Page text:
As so often in the past, her honesty devastated the insistent stance Harlan had taken. “Suzanne's an awfully good friend,” he thought with a sigh, and that was some help, after all. She had her virtues, as he had his—well, one or two, anyway! He knew all that, though he suspected that he'd gotten too drunk for it to matter. In a sense he felt more des­per­ate, fool­ish, morose, and aroused now than ever.

“Patience, my ass,” he thought grimly. There was precious little virtue in this sort of virtue, as far as he could see. But still, if he loved her? She had sounded so unhappy for both their sakes, and he hated that.

“Sometimes maybe it's better just to lie a little,” he thought. He had reached the other side of truth—his truth, anyway—and felt compelled to say something. But what?

“There's always soup,” he said aloud, smiling idiotically.

“Oh, God, that's right!” she said, and jumped up.

She turned out the fire and moved the pot off the burner. When she began to make a clatter with the bowls and bread platter, he thought for a moment that he should get up to help her, then blew it off. “Fuck it, I'm drunk,” he decided.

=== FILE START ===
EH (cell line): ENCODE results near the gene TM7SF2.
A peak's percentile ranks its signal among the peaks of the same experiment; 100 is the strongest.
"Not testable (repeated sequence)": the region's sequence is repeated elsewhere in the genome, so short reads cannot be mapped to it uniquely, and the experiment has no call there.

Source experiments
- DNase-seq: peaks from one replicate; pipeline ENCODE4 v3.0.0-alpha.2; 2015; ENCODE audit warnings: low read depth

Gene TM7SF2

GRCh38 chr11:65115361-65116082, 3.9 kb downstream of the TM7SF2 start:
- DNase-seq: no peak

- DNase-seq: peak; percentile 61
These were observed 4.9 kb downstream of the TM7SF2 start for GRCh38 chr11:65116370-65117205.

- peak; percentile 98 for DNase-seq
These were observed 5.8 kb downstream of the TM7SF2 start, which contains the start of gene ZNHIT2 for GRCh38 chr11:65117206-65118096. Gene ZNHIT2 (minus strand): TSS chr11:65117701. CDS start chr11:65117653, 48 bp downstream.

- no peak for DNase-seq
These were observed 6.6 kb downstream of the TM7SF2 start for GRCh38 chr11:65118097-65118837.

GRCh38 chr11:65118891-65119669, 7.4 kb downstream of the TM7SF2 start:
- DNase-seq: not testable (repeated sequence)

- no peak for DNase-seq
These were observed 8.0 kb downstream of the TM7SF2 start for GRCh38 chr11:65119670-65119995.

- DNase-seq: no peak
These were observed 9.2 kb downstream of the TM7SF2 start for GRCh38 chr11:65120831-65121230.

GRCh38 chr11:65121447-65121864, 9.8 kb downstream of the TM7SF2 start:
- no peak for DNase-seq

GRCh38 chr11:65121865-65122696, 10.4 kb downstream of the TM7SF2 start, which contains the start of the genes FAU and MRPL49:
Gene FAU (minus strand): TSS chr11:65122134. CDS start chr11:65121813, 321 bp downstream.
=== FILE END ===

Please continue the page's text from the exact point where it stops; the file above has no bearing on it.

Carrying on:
“Watch out, it's hot!” she said, setting the steam­ing bowls on the table. Harlan looked carefully at the bowl. He pushed the vegetables around with his spoon for a while, then looked at Suzanne.

“Maybe I don't know what women are for,” he said dispiritedly.

“Maybe you don't know what friends are for,” she coun­tered.

“Maybe we're both right.”

“Always looking for the last word, aren't you?” she grinned.

“Yep. But maybe I've got it right this time.”

“Maybe you do, but—”

She was interrupted by Dali jumping up on the table. “Oh, crap, Dolly, how did you get in here? No wonder there was a fly in the house!”